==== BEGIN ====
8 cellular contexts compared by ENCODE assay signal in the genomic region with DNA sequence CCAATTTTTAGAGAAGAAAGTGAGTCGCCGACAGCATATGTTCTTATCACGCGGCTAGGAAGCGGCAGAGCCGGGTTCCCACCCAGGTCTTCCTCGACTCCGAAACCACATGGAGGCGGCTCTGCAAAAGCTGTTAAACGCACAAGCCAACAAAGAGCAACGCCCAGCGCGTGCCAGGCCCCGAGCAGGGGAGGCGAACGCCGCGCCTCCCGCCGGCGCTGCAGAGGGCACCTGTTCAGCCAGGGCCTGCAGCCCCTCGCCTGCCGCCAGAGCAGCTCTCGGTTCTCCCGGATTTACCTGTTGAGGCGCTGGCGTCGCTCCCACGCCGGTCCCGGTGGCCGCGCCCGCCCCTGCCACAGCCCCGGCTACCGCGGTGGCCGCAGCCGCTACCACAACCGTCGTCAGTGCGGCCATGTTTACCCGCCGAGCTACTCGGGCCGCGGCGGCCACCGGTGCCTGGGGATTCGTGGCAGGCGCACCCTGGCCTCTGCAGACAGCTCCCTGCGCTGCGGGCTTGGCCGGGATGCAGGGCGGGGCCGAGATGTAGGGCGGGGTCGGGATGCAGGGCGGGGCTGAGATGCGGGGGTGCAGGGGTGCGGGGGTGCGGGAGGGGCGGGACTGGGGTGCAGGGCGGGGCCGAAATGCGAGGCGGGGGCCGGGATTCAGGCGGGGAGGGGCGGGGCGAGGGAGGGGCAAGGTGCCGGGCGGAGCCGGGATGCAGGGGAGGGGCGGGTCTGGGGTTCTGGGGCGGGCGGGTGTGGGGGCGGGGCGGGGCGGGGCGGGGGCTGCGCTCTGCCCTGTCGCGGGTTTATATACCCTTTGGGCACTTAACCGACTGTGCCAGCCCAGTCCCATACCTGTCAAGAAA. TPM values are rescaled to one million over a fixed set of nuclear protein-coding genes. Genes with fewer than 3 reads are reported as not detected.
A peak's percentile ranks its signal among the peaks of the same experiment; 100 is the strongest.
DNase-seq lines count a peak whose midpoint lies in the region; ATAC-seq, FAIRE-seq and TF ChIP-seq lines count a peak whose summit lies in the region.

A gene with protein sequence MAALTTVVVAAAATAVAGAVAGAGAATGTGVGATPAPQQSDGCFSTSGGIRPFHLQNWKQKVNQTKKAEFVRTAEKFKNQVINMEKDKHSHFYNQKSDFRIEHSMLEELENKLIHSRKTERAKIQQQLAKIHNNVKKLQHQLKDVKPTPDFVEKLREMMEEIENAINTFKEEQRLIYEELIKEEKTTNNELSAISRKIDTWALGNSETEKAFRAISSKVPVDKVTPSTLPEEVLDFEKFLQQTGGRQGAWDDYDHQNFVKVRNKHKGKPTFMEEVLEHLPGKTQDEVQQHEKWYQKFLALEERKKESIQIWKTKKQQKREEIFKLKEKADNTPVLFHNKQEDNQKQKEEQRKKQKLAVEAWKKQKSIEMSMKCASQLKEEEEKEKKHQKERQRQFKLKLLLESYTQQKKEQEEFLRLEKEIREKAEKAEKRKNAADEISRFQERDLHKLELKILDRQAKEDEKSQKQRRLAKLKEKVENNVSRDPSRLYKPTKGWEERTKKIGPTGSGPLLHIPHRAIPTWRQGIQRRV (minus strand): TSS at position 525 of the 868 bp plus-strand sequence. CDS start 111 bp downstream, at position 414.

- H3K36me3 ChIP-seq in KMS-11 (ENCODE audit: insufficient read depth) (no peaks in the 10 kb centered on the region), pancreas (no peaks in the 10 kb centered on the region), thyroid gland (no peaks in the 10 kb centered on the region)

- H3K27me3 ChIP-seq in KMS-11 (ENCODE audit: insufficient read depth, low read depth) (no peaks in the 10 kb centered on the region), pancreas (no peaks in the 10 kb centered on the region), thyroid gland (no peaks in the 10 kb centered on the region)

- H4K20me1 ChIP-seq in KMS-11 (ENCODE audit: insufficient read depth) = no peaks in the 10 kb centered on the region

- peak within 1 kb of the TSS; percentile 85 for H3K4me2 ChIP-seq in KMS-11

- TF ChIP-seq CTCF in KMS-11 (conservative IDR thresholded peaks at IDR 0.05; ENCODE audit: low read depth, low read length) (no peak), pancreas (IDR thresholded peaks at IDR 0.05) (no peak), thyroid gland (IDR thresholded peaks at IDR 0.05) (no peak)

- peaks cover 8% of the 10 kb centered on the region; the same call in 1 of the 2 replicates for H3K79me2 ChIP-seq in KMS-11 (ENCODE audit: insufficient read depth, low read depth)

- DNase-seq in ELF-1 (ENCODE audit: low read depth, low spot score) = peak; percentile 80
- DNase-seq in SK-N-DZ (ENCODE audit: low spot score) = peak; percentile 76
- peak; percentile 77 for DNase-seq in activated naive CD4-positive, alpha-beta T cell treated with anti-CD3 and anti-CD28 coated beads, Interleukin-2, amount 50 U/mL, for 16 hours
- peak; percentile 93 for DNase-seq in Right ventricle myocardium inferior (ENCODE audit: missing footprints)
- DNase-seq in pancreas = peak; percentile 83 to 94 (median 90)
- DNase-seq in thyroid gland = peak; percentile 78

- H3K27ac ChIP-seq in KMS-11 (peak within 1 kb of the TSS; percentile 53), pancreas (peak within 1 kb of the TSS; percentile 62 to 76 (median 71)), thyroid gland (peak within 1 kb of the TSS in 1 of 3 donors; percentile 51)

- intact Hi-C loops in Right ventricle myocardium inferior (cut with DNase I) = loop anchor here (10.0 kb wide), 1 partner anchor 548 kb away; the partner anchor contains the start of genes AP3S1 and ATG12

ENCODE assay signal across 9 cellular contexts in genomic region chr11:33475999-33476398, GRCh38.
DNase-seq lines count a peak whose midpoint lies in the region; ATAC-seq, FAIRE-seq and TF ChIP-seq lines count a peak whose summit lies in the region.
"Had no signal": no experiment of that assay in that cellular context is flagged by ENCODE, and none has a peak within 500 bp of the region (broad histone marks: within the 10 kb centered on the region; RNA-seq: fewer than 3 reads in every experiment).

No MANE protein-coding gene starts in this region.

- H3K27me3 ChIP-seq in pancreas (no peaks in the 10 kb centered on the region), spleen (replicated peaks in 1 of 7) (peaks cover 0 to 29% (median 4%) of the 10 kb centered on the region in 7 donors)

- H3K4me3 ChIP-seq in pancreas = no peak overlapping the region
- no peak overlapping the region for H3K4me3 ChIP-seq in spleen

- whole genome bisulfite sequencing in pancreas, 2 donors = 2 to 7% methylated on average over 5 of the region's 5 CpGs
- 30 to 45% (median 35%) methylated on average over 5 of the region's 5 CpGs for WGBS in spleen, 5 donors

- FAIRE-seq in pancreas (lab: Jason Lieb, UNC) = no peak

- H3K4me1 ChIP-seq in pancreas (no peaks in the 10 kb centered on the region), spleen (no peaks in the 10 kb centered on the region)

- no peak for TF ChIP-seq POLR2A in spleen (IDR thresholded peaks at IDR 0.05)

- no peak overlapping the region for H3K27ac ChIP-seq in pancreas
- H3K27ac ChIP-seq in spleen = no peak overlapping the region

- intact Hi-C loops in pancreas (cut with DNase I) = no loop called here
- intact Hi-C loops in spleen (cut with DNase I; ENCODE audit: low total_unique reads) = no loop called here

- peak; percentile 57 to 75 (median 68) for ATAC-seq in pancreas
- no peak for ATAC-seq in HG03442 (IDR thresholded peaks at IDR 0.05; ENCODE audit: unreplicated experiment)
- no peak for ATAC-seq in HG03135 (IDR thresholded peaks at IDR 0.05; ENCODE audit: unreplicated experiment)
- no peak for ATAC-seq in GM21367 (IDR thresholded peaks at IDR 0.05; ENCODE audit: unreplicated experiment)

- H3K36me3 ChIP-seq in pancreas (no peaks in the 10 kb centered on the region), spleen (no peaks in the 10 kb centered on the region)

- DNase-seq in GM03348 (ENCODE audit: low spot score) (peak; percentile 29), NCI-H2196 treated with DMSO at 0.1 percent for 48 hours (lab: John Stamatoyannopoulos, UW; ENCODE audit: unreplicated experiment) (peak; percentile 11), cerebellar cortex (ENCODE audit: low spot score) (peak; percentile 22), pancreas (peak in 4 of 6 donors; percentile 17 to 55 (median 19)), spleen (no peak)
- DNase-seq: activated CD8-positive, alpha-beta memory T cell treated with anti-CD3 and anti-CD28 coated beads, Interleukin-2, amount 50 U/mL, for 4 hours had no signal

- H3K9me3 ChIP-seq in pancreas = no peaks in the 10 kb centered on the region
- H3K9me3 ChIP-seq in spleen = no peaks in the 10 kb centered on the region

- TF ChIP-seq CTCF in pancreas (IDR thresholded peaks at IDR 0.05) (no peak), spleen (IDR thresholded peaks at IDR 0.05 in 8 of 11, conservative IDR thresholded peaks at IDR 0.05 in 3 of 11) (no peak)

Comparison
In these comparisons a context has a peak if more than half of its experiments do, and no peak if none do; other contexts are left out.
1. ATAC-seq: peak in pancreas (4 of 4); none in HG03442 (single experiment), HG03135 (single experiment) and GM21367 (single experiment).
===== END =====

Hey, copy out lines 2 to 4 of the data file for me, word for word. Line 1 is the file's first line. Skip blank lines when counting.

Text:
A peak's percentile ranks its signal among the peaks of the same experiment; 100 is the strongest.
DNase-seq lines count a peak whose midpoint lies in the region; ATAC-seq, FAIRE-seq and TF ChIP-seq lines count a peak whose summit lies in the region.

A gene with protein sequence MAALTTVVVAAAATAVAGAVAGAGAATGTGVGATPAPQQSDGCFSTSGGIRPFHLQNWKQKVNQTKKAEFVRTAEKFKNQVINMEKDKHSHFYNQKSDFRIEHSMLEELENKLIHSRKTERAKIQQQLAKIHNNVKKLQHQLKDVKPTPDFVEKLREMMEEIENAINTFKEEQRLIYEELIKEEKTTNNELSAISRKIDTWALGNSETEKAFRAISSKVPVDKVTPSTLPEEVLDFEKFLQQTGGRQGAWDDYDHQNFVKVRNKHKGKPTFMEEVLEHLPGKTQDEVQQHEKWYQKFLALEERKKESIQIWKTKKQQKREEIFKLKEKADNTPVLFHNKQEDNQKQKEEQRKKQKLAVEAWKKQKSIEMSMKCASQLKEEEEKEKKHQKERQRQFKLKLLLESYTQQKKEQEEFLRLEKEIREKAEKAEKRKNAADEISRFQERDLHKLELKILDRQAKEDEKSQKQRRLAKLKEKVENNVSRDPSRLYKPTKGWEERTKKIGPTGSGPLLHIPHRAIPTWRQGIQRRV (minus strand): TSS at position 525 of the 868 bp plus-strand sequence. CDS start 111 bp downstream, at position 414.